Tree-planting in Dubai

At Repton, a plant-a-tree partnership is bringing life to science Comments

plant22711_1
© ITP Images
 
  • Picture 1 of 2

Teaching kids about the environment and the natural outdoors can be challenging in Dubai, where the words ‘sand’, ‘construction’ and ‘abomination’ spring more quickly to mind than ‘lush’, ‘green’ and ‘verdant’. Not for us are nature trails and long, lingering woodland walks. In fact, the closest many of us get to nature in Dubai is a day on the beach (surrounded by construction sand) or a stroll through one of the city’s man-made parks.

But a partnership between a school and a development group is going some way towards changing that. Desert-bound Repton School and its neighbour Al Barari (the firm behind the lush and exclusive Al Barari estate on Emirates Road) have teamed up in a novel way to get students involved in the environment, while at the same time bringing a splash of greenery to the school campus.

Last May children from Year 4 took a tour of the vast nursery at Al Barari, which prides itself on its stunning landscaping and the ecologically sustainable principles behind it. They learned all about local plants and how they grow before all sowing a tamarind seed in their own pot, marked with their name. The pots were left in the capable green-fingered hands of the staff at the nursery, who certainly know what they’re doing – these guys grow all of the plants for the entire development from seed or cuttings, cultivating more than 1,800 species.

Seven months later, we catch up with the gardening students as they prepare to plant the saplings – now grown to around 60cm high – in the school’s vast centre circle. ‘I find it so exciting!’ says eight-year-old Nadia Roeske. ‘It’s astonishing to see how much the plants have grown since last May, and I can’t believe we’ll have fully-grown trees in our names!’

Faris El Kholy, aged nine, adds that the tamarind trees will be fully grown, ‘with fruits and everything’ within a couple of years. ‘It’s like a new life,’ he says. ‘It feels good because we’re helping the environment, we’re helping people survive – we’re doing this for the whole world!’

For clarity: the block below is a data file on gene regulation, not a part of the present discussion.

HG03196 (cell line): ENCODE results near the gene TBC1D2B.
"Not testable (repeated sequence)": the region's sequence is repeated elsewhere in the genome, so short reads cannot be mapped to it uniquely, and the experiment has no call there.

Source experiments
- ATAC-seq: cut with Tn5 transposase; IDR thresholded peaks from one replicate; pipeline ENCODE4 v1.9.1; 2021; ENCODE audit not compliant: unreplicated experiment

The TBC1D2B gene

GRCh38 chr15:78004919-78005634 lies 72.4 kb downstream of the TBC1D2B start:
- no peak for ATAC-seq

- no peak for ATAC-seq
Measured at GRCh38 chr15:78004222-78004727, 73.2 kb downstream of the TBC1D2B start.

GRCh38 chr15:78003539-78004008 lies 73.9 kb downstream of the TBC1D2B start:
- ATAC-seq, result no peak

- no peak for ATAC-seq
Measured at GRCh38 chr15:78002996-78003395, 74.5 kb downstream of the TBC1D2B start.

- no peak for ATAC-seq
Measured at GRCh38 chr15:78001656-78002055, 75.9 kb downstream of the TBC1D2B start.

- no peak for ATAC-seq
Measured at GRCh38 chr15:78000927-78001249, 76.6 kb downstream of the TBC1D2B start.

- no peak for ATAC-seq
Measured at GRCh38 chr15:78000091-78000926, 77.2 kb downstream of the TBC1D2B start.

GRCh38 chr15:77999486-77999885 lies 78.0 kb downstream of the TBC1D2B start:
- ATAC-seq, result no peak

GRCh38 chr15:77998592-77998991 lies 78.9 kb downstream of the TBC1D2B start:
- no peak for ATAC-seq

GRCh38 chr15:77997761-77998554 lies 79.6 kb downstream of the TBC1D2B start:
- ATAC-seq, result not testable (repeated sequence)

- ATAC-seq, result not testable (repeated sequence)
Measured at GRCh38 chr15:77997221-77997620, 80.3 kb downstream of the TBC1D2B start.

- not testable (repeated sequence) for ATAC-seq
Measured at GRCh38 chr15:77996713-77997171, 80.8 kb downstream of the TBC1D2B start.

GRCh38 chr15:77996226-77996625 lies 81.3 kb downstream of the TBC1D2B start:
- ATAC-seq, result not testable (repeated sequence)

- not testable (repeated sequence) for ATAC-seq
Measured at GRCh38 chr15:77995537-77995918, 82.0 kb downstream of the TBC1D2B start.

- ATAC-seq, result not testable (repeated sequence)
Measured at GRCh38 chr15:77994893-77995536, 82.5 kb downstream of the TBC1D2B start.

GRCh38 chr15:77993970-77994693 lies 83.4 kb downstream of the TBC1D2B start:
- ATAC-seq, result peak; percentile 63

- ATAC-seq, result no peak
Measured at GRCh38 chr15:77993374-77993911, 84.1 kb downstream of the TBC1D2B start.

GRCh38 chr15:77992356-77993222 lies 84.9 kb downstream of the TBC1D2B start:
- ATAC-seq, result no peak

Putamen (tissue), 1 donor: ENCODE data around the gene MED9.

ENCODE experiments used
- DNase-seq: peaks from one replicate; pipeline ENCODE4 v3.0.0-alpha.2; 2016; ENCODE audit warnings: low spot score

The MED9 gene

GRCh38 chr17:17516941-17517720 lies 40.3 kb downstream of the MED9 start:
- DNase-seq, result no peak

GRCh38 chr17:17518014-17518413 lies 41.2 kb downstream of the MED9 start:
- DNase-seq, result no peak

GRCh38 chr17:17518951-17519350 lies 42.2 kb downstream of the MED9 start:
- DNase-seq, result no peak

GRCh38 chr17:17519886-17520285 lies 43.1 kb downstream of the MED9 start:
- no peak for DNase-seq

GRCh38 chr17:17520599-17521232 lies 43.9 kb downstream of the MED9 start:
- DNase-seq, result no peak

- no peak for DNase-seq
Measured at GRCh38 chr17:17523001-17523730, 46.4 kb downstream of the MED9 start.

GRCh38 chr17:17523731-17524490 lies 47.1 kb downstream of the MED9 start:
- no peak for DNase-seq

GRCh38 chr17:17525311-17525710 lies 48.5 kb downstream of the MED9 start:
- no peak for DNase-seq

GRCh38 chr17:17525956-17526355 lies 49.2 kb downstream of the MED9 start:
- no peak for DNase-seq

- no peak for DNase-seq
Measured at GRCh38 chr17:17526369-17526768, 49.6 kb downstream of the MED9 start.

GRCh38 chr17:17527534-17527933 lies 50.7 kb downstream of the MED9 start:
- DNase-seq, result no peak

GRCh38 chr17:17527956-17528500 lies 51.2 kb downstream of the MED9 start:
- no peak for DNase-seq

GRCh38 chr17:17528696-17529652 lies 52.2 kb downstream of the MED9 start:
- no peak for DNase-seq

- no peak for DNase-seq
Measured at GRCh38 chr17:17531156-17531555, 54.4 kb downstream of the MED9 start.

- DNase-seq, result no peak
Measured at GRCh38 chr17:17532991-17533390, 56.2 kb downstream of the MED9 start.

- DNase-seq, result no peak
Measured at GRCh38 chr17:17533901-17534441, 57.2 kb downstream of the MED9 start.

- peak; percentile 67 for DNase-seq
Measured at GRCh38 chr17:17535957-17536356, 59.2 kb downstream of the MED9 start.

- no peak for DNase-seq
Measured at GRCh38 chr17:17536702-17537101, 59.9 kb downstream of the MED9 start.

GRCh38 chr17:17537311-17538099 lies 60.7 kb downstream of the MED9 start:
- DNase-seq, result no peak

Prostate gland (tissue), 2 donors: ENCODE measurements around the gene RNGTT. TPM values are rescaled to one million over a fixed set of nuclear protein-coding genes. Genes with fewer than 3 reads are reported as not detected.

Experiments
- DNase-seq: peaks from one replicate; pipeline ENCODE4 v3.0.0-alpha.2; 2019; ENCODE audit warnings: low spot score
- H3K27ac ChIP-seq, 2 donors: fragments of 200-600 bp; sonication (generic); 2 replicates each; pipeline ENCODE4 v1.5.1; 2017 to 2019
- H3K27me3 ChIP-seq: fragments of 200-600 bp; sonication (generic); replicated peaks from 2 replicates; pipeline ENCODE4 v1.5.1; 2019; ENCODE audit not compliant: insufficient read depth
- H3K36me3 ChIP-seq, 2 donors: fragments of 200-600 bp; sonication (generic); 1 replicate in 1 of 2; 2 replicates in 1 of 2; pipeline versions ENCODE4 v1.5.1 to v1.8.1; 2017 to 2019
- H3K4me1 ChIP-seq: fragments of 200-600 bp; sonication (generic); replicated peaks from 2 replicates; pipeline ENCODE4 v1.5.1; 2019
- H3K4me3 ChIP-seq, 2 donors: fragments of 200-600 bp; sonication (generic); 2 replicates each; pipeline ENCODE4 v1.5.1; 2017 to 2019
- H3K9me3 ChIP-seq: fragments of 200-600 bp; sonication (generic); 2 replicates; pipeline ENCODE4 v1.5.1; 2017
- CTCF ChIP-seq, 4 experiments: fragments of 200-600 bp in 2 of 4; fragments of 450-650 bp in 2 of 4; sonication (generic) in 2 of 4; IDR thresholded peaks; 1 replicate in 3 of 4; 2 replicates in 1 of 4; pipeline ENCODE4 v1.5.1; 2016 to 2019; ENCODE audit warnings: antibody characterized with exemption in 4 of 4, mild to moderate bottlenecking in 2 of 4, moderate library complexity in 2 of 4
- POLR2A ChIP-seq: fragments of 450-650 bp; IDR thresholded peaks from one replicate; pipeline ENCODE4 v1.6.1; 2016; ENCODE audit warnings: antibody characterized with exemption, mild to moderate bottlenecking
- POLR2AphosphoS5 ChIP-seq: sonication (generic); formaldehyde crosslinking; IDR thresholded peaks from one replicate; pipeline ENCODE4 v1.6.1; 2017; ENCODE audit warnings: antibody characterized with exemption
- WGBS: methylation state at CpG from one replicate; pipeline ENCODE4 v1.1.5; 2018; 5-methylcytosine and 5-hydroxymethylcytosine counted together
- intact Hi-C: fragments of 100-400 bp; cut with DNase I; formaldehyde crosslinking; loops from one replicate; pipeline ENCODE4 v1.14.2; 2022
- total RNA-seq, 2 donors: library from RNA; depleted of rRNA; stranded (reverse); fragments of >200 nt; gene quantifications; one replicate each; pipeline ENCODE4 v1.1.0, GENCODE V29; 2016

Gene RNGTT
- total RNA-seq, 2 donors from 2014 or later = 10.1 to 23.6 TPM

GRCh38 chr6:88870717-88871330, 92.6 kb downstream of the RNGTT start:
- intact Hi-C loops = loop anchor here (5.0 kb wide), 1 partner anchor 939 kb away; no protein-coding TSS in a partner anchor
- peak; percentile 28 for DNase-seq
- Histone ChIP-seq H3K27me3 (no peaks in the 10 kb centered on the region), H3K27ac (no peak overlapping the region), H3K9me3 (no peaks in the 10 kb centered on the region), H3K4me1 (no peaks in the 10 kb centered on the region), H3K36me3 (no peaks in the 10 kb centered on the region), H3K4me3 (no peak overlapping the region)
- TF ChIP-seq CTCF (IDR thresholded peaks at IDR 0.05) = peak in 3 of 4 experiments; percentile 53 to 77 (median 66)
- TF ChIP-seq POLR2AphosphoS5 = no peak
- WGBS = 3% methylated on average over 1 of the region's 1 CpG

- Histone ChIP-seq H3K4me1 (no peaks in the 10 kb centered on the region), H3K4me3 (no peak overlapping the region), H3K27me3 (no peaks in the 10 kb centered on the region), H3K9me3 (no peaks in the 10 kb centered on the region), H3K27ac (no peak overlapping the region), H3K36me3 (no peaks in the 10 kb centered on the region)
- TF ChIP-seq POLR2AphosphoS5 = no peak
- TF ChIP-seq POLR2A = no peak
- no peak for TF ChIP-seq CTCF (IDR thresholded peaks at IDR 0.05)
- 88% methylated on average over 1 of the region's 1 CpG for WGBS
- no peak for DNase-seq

What sounds like youthful over-exuberance is based in fact. Thanks to the tree-planting exercise, the children have learned that the oxygen-emitting properties of plants are vital to our survival. As Damiano Marsili, also nine, explains: ‘Plants give us oxygen and without oxygen we couldn’t breathe. They provide food to us and to animals so without plants and trees, none of us would be able to eat.’

Hugely popular with the pupils, the ‘Plant a Tree’ initiative was designed to complement the curriculum and offer a fresh approach to classroom-based learning. The experience has certainly made its mark. ‘Teachers can talk as long as they like and, for a lot of students, it will go straight over their heads,’ says Repton’s Headmaster, Jonathan Hughes D’Aeth. ‘But this has certainly been an interesting science lesson. By actually planting the seeds at Al Barari, they’ve been able to experience what happens when you give things the right nutrients, water and sunlight.’

While we grown-ups often think of the desert as a barren landscape, the kids are beginning to realise its full potential. ‘I think there could be more plants in Dubai because when I go to Fujairah there are lots more,’ says eight-year-old Lucy Kerr. Faris agrees: ‘Dubai is a good place to plant because of all the sunlight – but you must remember to water your plants to give them energy and make them healthy.’

This environmental knowledge is music to the ears of Kamelia Zaal, Al Barari’s Landscape Director. ‘We want to get kids involved and educate them about the importance of trees and plants to the environment,’ she says. ‘We’ve been astounded by the children’s efforts and are immensely proud of these budding horticulturalists. They are creating a brand new wildlife community right on their doorstep.

The sense of achievement is huge, and we hope to instill a new level of understanding and enthusiasm for the care of the UAE’s environment.’ For Kamelia, the process is all about educating and informing for the future. ‘These children are taking away so much more than a tree – they’re taking away an understanding that a tree is for life, your environment is for life.’
Interested in learning more about Al Barari’s nursery or tree-planting programme? Visit www.albarari.com or call 04 374 4760.

By Time Out Kids staff
Time Out Dubai,